Internet Technology &Web Development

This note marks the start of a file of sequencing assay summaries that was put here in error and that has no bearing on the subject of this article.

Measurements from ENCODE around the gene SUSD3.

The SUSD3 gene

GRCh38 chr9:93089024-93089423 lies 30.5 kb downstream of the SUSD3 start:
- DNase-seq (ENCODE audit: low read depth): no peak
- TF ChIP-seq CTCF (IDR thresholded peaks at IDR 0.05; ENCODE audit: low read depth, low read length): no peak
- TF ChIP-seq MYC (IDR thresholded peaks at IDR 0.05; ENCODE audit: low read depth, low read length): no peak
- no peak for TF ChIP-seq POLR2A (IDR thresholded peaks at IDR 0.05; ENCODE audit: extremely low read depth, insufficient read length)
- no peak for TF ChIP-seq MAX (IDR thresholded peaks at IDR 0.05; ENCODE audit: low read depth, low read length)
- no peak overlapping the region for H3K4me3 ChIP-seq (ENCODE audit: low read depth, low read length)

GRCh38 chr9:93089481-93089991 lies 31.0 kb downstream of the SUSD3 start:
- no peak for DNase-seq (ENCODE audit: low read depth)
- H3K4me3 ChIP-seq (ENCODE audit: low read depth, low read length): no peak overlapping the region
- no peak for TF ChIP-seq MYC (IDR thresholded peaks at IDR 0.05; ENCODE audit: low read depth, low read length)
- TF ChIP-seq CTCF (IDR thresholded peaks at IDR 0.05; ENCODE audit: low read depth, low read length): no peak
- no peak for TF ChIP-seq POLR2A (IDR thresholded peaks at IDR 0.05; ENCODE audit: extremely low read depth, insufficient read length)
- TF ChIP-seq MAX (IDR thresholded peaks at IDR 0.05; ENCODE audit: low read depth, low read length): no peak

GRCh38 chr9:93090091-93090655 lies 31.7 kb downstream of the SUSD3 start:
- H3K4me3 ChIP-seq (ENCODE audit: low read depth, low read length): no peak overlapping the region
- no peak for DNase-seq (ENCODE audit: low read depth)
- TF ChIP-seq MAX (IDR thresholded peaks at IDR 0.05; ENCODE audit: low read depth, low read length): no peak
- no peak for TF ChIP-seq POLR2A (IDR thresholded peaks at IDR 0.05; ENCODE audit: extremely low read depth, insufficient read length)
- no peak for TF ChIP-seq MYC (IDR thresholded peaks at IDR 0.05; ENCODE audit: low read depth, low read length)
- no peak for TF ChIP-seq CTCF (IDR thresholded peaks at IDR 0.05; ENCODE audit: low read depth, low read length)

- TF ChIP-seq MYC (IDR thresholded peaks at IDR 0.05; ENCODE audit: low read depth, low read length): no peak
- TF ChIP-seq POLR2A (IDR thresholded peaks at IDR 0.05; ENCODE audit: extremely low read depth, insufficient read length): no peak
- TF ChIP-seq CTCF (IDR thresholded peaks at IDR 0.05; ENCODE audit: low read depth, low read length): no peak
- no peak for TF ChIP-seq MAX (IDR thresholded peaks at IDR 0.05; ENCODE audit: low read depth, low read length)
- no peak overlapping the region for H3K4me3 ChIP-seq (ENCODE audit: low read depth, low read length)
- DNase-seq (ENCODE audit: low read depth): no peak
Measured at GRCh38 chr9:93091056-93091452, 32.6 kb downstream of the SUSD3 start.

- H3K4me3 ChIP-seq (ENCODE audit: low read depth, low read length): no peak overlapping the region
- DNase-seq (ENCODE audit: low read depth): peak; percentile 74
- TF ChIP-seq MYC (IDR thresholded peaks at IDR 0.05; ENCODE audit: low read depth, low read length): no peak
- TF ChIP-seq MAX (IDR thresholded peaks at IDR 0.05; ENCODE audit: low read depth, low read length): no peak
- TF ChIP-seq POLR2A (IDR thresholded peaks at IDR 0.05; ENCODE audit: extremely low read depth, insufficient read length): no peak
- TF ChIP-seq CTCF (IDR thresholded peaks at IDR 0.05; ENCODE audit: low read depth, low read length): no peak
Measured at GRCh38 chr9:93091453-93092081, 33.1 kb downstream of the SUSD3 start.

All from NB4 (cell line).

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Week 1 – Internet Technology &Web DevelopmentSlides were modified from Ch1&2, Connolly, R. and Hoar, R. (2018).Fundamentals of Web Development. 2nd ed.USA: Pearson Education.How the Web WorksInternet ProtocolsA Layered ArchitectureTCP/IP.These protocols have been implemented in every operatingsystem, and make fast web development possible.Networking is it’s own entire discipline.Web developer needs general awareness of what the suite ofInternet protocols doesInternet ProtocolsA Layered ArchitectureInternet Protocols• Responsible for• physical transmission of data across media (both wired andwireless) and• Establishing logical links.It handles issues like packet creation, transmission,reception, error detection, collisions, line sharing, andmore.Much more to learn in Networking courses outside ofweb development.Link LayerInternet ProtocolsThe Internet layer provides “best effort”communication.Makes use of IP addressesInternet LayerInternet ProtocolsInternet Layer (IP)Internet Protocols• Ensures transmissions arrive in order and without errorTransport Layer (TCP)Internet ProtocolsThere are many application layer protocols. Web developersshould be aware of :• HTTP. The Hypertext Transfer Protocol is used for webcommunication.• SSH. The Secure Shell Protocol allows remote commandline connections to servers.• FTP. The File Transfer Protocol is used for transferring filesbetween computers.• POP/IMAP/SMTP. Email-related protocols for transferringand storing email.• DNS. The Domain Name System protocol used forresolving domain names to IP addresses.Application LayerWhere Is the Internet?From the Computer to the Local ProviderOur main experience of the hardware component of the Internet is that whichwe experience in our homes.Where Is the Internet?RoutersThe wireless router is perhaps the most visiblemanifestation of the Internet in one’s home, in that itis a device we typically need to purchase and install.Routers are in fact one of the most important andubiquitous hardware devices that makes the Internetwork.At its simplest, a router is a hardware device thatforwards data packets from one network to anothernetwork.Where Is the Internet?(Simplified) Routing TablesWhere Is the Internet?Out of the HouseOnce we leave the confines of our own homes, thehardware of the Internet becomes much murkier.In the illustration, the various neighborhoodbroadband cables (which are typically using copper,aluminum, or other metals) are aggregated andconnected to fiber optic cable via fiber connectionboxes.Where Is the Internet?To the ProviderThese fiber optic cables eventually make their way toan ISP’s head-end, which is a facility that may containa cable modem termination system (CMTS) or adigital subscriber line access multiplexer (DSLAM) in aDSL-based system.Where Is the Internet?From the Local Provider to the Ocean’s EdgeEventually your ISP has to pass on your requests for Internet packets toother networks.This intermediate step typically involves one or more regional networkhubs.Your ISP may have a large national network with optical fiber connectingmost of the main cities in the country.Some countries have multiple national or regional networks, each withtheir own optical network.Where Is the Internet?From the Local Provider to the Ocean’s Edge –IXP and Data CentersWhere Is the Internet?Across the Oceans – undersea fiber optic linesEventually, international Internet communication will need to travel underwater.The amount of undersea fiber optic cable is quite staggering and is growingyearly.But why noton air viaSatellites?Domain Name SystemName LevelsDomain Name SystemName LevelsDomain Name SystemName LevelsDomain Name System• Generic top-level domain (gTLD)• Unrestricted. TLDs include .com, .net, .org, and .info.• Sponsored. TLDs including .gov, .mil, .edu, and others.• New TLDs.• Country code top-level domain (ccTLD)• TLDs include .us , .ca , .uk , and .au.• Internationalized Domain Names• arpaTypes of Top Level DomainsDomain Name SystemName RegistrationDomain Name SystemAddress ResolutionDefinitions and HistoryThe Internet and WWW are different (but related) thingsDefinitions and History1. URLS2. HTTP3. SERVERS4. BROWSERS5. HTMLThe Birth of the Web (1990)Definitions and HistoryAdvantages:• Accessible from any Internet-enabled computer.• Usable with different operating systems and browserapplications.• Easier to roll out program updates• Fewer security concerns about local• Storage.Web Applications in Comparison to Desktop ApplicationsDefinitions and HistoryDisadvantages:• Requirement to have an active Internet connection• Security concerns about sensitive private data beingtransmitted over the• Internet.• Concerns over the storage, licensing, and use of uploaded data.• Problems with certain websites not having an identicalappearance across all• browsers.• Restrictions on access to operating system resources• Clients or their IT staff may have additional plugins added• to their browsersWeb Applications in Comparison to Desktop ApplicationsDefinitions and HistoryStatic Websites versus Dynamic WebsitesDefinitions and HistoryStatic Websites versus Dynamic WebsitesDefinitions and HistoryStatic Websites versus Dynamic WebsitesUniform Resource LocatorsOverviewUniform Resource LocatorsPreviously, we listed several application layer protocols onthe TCP/IP stack. FTP, SSH, HTTP, POP, IMAP, DNS, …Requesting• ftp://example.com/abc.txt  sends out an FTP requeston port 21, while• http://example.com/abc.txt  transmits an HTTP requeston port 80.ProtocolUniform Resource Locators• The domain identifies the server from which we arerequesting resources.• Since the DNS system is case insensitive, this part of theURL is case insensitive.• Alternatively, an IP address can be used for the domainDomainUniform Resource Locators• The optional port attribute allows us to specifyconnections to ports other than the defaults• Add a colon after the domain, then specify an integer portnumber.PortUniform Resource LocatorsFamiliar concept to anyone who has ever used a computerfile system.The root of a web server corresponds to a folder somewhereon that server.• On many Linux servers that path is /var/www/html/• On Windows IIS machines it is often /inetpub/wwwroot/The path is optional. However, when requesting a folder orthe top-level page, the web server will decide which file tosend you.PathUniform Resource LocatorsQuery StringHypertext Transfer ProtocolHeadersHypertext Transfer Protocol• Request headers include data about the client machine.• Response headers have information about the serveranswering the request and the data being sentHeadersHypertext Transfer ProtocolRequest MethodsHypertext Transfer Protocol• 2## codes are for successful responses,• 3## are for redirection-related responses,• 4## codes are client errors,• 5## codes are server errors.Response CodesHypertext Transfer Protocol200: OK301: Moved Permanently304: Not Modified307: Temporary redirect400: Bad Request401: Unauthorized404: Not found414: Request URI too long500: Internal server error(Some) Response CodesWeb BrowsersFetching a Web PageWeb Browsers• Interpreting the entire HTML markup together with theimage and other assets into a grid of pixels for displaywithin the browser window is called rendering thewebpage.• Implemented differently for each browser (Firefox,Chrome, Safari, Explorer, and Opera)Browser RenderingWeb Browsers• search engine integration,• URL autocompletion,• Form autocompletion,• cloud caching of user history/bookmarks,• phishing website detection,• secure connection visualization,and much moreBrowser FeaturesWeb Servers• A web server is nothing more than a computer thatresponds to HTTP requests.• Real-world web servers are often more powerful thanyour own desktop computer• Webservers must choose an application stack to run awebsite. This application stack will include an• operating system,• web server software,• a database,• and a scripting language for dynamic requestsOperating SystemsWeb ServersWe will rely on the LAMP software stack ,which refers to• L inux operating system,• A pache web server,• M ySQL database, and• P HP scripting languageOther stacks include WAMP, WISA, MEAN, …Application StacksWeb Servers• MySQL• PostgreSQL• Sqlite• Oracle• IBM DB2• Microsoft SQL Server• MongoDBDatabase SoftwareWeb Servers• PHP• ASP.NET• Python• Node.js• …Scripting SoftwareWeb DevelopmentThe Client-Server ModelThe Request-Response LoopThe Client-Server ModelThe Peer-to-Peer AlternativeThe Client-Server Model• Web Servers• Application Servers• Database Servers• Mail Servers• Media Servers• Authentication Servers• …Server TypesThe Client-Server ModelReal-World Server Installations – Server FarmThe Client-Server ModelReal-World Server Installations – Data CenterWorking in Web DevelopmentRoles and SkillsWorking in Web Development• Hardware Architect/Network Architect/Systems Engineer• System Administrator• Database Administrator/Data Architect• Security Specialist/Consultant/Expert• Developer/Programmer• Front-End Developer/UX DeveloperRoles and SkillsWorking in Web Development• Software Engineer• UX Designer/UI Designer/Information Architect• Tester/Quality Assurance• SEO Specialist• Content Strategists/Marketing Technologist• Project Manager/Product Manager• Business Analyst• Nontechnical RolesRoles and Skills (II)Working in Web DevelopmentTypes of Web Development CompaniesQuestions?